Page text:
architecture Behavioral of Controller is
 
signal ServoPos: unsigned(7 downto 0) := "00000000";
 
signal Button: std_logic;
signal Direction: std_logic;
 
begin
 
process (Button)
begin
	if Button='1' and Button'event then
		if Direction='1' then
			ServoPos <= ServoPos + 4;
			Position <= conv_std_logic_vector(ServoPos, 8);
		else
			ServoPos <= ServoPos - 4;
			Position <= conv_std_logic_vector(ServoPos, 8);
		end if;
	end if;
end process;
 
Button <= ButtonDown xor ButtonUp;
Direction <= ButtonUp and not ButtonDown;
 
end Behavioral;

Top module
Finally, I made an entity to connect the Controller with the ServoDriver. It makes two instances, one of each entity, and has an 8bit signal (Position) between the two.

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library IEEE;
use IEEE.STD_LOGIC_1164.ALL;
use IEEE.STD_LOGIC_ARITH.ALL;
use IEEE.NUMERIC_STD.ALL;
use IEEE.STD_LOGIC_UNSIGNED.ALL;
 
entity ServoUpDown is
    Port ( Clk : in  STD_LOGIC;
           ButtonUp : in  STD_LOGIC;
           ButtonDown : in  STD_LOGIC;
           Servo : out  STD_LOGIC);
end ServoUpDown;
 
architecture Behavioral of ServoUpDown is
 
signal Position : std_logic_vector (7 downto 0);
 
begin
 
Servo1: entity ServoDriver port map (Clk, Position, Servo);
Controller1: entity Controller port map (ButtonDown, ButtonUp, Position);
 
end Behavioral;

UCF file for the AVNET Xilinx® Spartan®-3A Evaluation Kit
I’m using the following UCF file to connect the above with the outside world. The servo has the negative lead connected to GND on the board, positive to +5v, and the signal wire connected to D10. The two buttons are PUSH_A and PUSH_B on the board, connected via the PSoC.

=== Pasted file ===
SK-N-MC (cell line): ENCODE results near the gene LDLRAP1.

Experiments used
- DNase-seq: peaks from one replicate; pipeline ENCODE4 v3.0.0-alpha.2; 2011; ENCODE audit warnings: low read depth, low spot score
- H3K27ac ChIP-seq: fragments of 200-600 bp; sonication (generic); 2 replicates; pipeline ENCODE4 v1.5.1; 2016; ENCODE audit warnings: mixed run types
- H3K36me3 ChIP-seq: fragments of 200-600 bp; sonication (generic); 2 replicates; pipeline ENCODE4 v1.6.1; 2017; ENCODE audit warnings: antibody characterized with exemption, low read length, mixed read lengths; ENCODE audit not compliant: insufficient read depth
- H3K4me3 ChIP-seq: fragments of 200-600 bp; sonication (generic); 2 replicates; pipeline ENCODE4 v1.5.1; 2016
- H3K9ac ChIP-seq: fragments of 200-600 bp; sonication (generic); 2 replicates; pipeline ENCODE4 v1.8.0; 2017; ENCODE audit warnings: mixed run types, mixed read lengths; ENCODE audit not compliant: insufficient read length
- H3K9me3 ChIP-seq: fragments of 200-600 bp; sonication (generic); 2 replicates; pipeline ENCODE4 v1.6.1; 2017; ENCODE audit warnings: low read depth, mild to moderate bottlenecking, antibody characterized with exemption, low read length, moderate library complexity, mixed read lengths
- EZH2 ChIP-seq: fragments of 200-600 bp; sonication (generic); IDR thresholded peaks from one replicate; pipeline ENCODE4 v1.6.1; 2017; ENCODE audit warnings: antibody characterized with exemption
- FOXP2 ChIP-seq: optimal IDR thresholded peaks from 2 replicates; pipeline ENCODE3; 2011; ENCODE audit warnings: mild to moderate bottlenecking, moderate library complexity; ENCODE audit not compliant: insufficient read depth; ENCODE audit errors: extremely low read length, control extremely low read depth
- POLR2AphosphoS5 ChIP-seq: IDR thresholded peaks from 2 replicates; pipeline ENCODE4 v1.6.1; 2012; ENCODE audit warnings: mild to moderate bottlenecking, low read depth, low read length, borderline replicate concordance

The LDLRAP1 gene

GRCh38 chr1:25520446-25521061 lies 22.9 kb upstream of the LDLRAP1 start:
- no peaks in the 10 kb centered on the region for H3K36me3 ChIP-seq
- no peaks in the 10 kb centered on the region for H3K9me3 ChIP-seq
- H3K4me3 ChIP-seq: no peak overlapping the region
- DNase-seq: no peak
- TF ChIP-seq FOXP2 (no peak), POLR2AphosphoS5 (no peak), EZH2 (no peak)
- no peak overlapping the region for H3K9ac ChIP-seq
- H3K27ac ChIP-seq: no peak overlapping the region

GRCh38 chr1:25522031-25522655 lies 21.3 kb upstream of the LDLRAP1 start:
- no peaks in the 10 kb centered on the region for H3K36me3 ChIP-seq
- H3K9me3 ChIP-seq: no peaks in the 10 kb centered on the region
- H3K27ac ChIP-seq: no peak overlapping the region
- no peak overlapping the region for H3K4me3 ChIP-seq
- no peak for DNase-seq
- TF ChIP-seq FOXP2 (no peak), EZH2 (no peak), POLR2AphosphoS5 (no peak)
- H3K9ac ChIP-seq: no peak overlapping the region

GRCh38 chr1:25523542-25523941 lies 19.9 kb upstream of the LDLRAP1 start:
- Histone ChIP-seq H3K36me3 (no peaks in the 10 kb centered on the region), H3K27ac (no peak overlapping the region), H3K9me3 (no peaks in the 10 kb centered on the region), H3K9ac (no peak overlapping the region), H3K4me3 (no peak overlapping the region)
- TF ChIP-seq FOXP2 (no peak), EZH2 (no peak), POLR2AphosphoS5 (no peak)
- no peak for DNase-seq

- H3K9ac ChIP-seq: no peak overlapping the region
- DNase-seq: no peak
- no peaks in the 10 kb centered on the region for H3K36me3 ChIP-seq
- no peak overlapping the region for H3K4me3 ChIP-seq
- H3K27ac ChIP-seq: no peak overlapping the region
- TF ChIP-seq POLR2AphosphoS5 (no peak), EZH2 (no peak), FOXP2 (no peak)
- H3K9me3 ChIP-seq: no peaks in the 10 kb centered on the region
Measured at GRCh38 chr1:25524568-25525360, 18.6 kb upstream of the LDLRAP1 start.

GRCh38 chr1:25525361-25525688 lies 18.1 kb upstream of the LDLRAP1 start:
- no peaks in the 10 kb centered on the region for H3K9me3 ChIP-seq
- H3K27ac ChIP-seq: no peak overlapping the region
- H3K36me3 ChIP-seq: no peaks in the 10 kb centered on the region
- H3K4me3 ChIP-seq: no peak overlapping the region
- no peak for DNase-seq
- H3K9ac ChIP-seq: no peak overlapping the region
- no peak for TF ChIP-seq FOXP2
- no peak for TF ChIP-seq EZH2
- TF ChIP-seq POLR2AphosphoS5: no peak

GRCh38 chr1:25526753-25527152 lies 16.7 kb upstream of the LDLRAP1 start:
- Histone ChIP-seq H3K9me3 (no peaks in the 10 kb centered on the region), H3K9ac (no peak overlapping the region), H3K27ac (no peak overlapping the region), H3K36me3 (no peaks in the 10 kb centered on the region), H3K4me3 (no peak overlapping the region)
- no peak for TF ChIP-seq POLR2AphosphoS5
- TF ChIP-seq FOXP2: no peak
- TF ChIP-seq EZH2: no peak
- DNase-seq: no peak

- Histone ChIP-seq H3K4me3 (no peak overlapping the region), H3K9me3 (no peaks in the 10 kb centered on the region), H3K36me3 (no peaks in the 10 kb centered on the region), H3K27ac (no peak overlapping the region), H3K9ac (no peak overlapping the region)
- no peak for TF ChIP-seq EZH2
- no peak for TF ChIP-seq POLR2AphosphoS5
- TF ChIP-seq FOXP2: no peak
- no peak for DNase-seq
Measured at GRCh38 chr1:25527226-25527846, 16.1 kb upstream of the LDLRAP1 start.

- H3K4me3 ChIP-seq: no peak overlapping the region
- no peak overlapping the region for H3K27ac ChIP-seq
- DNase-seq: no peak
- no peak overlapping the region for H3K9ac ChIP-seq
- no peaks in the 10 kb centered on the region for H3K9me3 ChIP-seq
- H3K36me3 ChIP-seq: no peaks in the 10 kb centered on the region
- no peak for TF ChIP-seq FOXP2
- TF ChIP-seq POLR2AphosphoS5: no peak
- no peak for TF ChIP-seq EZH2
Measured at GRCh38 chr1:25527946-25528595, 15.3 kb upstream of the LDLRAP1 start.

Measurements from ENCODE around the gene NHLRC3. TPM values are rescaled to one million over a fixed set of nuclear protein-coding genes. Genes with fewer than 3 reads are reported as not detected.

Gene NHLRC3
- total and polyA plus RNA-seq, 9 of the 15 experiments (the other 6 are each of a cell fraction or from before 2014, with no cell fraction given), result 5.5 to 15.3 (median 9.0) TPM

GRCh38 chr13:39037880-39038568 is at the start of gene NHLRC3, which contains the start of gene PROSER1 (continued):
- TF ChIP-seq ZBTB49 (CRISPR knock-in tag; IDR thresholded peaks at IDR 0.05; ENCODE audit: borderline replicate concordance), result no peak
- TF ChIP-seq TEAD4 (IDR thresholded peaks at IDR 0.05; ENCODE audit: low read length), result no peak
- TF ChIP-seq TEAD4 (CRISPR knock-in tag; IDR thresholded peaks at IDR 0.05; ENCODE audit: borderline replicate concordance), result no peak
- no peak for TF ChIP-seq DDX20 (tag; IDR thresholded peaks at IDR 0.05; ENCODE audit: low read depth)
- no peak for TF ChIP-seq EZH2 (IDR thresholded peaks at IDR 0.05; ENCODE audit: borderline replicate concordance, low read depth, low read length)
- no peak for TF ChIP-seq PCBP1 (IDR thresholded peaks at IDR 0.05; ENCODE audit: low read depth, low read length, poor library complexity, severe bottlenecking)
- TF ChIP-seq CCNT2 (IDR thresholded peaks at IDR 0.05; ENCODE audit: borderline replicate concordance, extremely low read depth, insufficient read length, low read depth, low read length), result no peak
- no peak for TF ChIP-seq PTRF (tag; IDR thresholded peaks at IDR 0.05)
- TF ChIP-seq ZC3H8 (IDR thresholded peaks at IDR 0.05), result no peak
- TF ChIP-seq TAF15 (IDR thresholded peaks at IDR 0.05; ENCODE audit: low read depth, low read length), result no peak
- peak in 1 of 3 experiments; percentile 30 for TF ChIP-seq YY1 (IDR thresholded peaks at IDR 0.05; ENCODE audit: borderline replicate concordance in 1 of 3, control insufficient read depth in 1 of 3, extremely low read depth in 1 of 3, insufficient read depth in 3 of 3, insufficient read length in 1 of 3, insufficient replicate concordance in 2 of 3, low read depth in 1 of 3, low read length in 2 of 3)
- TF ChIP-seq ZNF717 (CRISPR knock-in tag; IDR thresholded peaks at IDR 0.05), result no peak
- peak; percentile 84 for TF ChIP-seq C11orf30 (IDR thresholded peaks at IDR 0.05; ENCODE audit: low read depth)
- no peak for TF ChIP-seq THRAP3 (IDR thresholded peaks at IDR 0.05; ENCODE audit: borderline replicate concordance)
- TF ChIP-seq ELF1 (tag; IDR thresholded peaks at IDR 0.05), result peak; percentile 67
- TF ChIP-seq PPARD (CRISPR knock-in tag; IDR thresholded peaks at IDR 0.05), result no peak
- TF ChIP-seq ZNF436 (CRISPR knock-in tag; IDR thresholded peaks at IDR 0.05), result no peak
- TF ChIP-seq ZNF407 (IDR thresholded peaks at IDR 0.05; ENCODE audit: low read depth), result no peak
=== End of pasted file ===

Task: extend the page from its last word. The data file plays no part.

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#Created by Constraints Editor (xc3s400a-ft256-4) - 2010/06/17
NET "Clk" TNM_NET = "Clk";
TIMESPEC TS_Clk = PERIOD "Clk" 62.5 ns HIGH 50 %;
 
# PlanAhead Generated physical constraints 
NET "Clk" LOC = C10;
NET "ButtonUp" LOC = K3;
NET "ButtonDown" LOC = H5;
NET "Servo" LOC = D10;
 
# PlanAhead Generated IO constraints 
NET "Clk" IOSTANDARD = LVCMOS33;
NET "ButtonUp" IOSTANDARD = LVCMOS33;
NET "ButtonDown" IOSTANDARD = LVCMOS33;
NET "Servo" IOSTANDARD = LVCMOS33;

The servo should ideally use 5v logic for the signal, but many servos will accept a 3.3v signal without any problems including the Hyperion Atlas Digital servo I’m using (HP-DS13-ACB).

Below is a short video showing the servo move as the buttons are pressed.

Related posts:

  1. Using a quadrature encoder as input to FPGA This time, instead of using buttons to control the servo,...
  2. Learning to program FPGA’s About two months ago a couple of guys from Labitat...
  3. Alternative programming cable for LCD I/O Backpack Following up with yet another alternative to the FTDI cable...

About Thomas Flummer

I'm an electronics engineer, primarily working with web related software development in my professional life, but in my free time, likes to tinker with various electronics projects, mostly focusing on the bridge between computer and the physical world.